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Twist and Turn: Iran now says Amiri was double agent

۳۱ تیر ۱۳۸۹

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The story of the ‘disappearing/reappearing nuclear scientist Shahram Amiri seems to be never-ending. Iran started a new episode in the story, claiming on Wednesday that the Iranian nuclear scientist had provided “valuable information” about the Central Intelligence Agency’s (C.I.A.) inner workings.

American officials have said that Shahram Amiri was a C.I.A. informant for years in Iran, providing “significant” information about Iran’s nuclear program and voluntarily defecting to the United States in 2009. Mr. Amiri returned to Iran last week, saying he had been abducted and tortured by American authorities.

Iran now appears to be turning those claims around, casting Mr. Amiri — whose fate seemed uncertain after his return last week — as the double-agent hero of a plan to outwit American intelligence agencies and provide false nuclear data. His story is being made into a television movie by a company affiliated with Iran’s state network, said the semiofficial Fars news agency.

“He never had access to American intelligence information,” said one American official, who spoke on the condition of anonymity because details of the case remained classified. “That’s a joke. When you stack what Amiri might have learned here — what he had for dinner or the fake name of someone who might have come to see him — up against verified insights about Iran’s nuclear program, it’s crystal clear that we got the better end of things.”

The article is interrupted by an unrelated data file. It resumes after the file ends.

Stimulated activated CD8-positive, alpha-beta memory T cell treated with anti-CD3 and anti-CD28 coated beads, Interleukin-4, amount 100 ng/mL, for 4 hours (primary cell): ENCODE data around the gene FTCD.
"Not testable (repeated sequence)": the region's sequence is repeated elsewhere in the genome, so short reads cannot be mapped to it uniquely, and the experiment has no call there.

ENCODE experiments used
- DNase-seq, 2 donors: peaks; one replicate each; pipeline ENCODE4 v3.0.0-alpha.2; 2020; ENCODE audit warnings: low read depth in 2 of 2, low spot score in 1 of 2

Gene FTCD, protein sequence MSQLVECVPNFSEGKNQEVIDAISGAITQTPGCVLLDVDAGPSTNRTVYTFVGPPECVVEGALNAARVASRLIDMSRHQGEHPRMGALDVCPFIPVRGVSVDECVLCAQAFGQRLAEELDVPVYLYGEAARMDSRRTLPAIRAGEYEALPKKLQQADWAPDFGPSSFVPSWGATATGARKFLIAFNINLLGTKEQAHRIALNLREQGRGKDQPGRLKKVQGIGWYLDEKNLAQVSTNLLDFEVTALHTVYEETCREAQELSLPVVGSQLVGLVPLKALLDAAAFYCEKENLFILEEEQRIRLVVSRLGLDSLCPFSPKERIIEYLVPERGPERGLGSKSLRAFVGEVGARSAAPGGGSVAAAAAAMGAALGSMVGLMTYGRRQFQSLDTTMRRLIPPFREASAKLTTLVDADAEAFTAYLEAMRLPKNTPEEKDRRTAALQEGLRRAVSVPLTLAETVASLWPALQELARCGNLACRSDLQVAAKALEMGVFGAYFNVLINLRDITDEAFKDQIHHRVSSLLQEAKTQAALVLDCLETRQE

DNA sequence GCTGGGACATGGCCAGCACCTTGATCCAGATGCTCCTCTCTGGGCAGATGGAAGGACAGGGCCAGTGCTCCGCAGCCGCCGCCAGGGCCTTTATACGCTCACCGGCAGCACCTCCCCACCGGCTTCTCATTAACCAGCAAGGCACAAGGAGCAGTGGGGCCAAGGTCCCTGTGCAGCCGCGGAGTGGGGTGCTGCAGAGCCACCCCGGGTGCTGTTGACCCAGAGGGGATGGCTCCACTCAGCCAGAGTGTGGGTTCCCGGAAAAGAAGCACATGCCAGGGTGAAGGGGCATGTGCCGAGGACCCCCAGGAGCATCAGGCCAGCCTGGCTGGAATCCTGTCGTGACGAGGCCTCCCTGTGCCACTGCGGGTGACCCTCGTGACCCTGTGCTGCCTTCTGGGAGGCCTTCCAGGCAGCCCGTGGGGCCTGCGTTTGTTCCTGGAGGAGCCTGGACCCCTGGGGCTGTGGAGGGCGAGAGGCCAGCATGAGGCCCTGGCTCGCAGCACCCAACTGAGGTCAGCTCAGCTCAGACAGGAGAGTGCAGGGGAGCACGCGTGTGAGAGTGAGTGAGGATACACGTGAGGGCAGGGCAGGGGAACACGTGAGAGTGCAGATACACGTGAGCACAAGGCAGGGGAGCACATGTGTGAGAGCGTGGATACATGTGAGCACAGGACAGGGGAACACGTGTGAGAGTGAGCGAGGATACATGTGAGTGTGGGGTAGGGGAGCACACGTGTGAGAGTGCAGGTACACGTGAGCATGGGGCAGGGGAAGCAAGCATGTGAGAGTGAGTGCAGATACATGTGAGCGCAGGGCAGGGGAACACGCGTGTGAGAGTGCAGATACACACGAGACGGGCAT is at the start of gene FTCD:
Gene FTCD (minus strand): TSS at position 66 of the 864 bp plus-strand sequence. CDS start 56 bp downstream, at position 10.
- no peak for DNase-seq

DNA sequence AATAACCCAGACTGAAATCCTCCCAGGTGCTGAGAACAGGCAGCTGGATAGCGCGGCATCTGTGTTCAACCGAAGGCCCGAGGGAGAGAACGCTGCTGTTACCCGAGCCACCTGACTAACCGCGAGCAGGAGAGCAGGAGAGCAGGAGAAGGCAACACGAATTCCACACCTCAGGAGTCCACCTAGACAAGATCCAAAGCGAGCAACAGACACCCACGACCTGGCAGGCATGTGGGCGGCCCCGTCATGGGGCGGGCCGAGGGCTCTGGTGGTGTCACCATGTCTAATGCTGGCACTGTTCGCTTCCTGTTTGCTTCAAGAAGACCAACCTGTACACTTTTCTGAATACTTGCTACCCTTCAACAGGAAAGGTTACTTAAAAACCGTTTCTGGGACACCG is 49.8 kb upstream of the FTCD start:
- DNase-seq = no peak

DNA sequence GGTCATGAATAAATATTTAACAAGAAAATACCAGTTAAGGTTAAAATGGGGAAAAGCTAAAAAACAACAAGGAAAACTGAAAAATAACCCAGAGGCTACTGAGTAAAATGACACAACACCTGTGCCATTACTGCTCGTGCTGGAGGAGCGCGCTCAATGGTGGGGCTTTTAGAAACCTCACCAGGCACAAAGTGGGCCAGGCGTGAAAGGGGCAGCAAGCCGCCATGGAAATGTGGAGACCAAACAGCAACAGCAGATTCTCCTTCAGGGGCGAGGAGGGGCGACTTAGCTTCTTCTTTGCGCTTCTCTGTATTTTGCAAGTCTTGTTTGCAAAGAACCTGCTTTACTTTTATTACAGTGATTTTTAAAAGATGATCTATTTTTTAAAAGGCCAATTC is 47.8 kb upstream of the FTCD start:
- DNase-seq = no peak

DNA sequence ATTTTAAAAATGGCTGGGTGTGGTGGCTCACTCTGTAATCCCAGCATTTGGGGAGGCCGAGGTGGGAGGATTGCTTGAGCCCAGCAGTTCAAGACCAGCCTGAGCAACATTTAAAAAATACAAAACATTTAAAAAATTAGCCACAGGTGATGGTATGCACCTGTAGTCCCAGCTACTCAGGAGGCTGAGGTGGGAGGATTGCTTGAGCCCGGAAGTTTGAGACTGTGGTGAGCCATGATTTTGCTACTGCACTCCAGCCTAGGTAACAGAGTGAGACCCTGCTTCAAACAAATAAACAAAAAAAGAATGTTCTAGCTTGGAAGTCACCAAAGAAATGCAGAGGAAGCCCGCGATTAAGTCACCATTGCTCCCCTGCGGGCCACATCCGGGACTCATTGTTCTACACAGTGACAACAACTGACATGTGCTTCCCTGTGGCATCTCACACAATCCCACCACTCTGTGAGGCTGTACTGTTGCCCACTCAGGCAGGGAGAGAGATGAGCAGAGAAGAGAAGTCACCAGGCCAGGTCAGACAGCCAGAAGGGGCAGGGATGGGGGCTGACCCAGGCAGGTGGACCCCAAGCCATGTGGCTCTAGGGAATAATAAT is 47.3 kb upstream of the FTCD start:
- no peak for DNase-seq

American officials say that Mr. Amiri provided details of how a university in Tehran became the covert headquarters of Iran’s nuclear efforts, and that he became a source for a much disputed National Intelligence Estimate on Iran’s suspected weapons program.

American officials have described Mr. Amiri’s tale of being abducted during a pilgrimage in Saudi Arabia and later held against his will in the United States as a “fantasy” intended to save his life.

But even if he is held up as a hero now, some analysts say Mr. Amiri’s fate in the longer term is still uncertain, if only because Iran must make it clear to other potential defectors that there is a price to be paid for such actions.

Also on Wednesday, Iran announced bold plans for its nuclear program, saying that it would conduct studies for the building of a nuclear fusion reactor, the news agency IRNA reported. Generating energy through nuclear fusion has long been a dream for physicists.

source: The New York Times

Tehran Review
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